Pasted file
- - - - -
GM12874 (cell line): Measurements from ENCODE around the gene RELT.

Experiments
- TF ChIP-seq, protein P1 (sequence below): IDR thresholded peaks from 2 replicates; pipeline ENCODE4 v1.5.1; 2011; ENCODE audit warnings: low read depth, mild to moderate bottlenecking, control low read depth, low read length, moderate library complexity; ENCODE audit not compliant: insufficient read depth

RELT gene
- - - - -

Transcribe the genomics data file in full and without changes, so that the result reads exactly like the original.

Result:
GM12874 (cell line): Measurements from ENCODE around the gene RELT.

Experiments
- TF ChIP-seq, protein P1 (sequence below): IDR thresholded peaks from 2 replicates; pipeline ENCODE4 v1.5.1; 2011; ENCODE audit warnings: low read depth, mild to moderate bottlenecking, control low read depth, low read length, moderate library complexity; ENCODE audit not compliant: insufficient read depth

RELT gene